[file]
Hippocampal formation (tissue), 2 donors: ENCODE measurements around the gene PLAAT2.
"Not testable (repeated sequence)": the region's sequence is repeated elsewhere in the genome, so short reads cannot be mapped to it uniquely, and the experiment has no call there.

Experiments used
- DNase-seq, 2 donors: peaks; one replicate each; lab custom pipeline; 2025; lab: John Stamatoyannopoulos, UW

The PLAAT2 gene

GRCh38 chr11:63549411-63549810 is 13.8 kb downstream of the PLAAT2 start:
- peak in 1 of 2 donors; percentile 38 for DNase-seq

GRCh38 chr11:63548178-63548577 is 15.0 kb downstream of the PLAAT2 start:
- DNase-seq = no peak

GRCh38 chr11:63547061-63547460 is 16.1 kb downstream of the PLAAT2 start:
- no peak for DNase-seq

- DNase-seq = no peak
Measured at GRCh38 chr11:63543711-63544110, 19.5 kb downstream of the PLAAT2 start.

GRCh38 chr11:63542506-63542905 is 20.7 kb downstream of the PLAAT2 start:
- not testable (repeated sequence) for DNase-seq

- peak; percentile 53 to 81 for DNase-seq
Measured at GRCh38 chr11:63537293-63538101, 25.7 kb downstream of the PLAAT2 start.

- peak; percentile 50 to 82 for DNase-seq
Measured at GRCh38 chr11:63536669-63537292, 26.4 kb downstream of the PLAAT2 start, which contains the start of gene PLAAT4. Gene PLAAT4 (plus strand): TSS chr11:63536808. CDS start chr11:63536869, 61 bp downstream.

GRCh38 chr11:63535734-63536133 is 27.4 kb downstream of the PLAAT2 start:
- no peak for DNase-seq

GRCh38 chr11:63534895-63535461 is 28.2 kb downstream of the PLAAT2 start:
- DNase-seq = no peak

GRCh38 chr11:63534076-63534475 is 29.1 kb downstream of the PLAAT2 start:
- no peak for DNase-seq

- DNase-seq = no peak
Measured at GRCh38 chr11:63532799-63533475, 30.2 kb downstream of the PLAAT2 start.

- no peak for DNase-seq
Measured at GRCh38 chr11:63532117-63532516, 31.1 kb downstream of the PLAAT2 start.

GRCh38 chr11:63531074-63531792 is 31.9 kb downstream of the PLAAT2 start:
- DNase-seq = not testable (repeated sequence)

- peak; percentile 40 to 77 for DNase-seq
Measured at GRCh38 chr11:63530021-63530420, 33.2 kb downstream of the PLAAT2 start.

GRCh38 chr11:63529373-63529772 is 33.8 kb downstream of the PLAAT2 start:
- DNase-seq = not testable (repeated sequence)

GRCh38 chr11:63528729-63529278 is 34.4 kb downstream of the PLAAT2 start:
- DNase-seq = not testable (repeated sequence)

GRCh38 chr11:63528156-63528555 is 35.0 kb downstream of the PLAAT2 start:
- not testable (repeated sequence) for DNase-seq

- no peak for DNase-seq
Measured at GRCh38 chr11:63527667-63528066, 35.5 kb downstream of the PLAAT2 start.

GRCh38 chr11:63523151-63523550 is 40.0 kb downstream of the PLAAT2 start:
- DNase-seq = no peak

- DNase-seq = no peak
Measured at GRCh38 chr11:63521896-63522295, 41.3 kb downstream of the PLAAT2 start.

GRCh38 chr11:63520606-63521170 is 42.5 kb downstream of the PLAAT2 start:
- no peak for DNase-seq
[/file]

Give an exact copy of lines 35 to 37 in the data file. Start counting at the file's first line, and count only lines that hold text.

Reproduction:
- DNase-seq = not testable (repeated sequence)

GRCh38 chr11:63528729-63529278 is 34.4 kb downstream of the PLAAT2 start:
- DNase-seq = not testable (repeated sequence)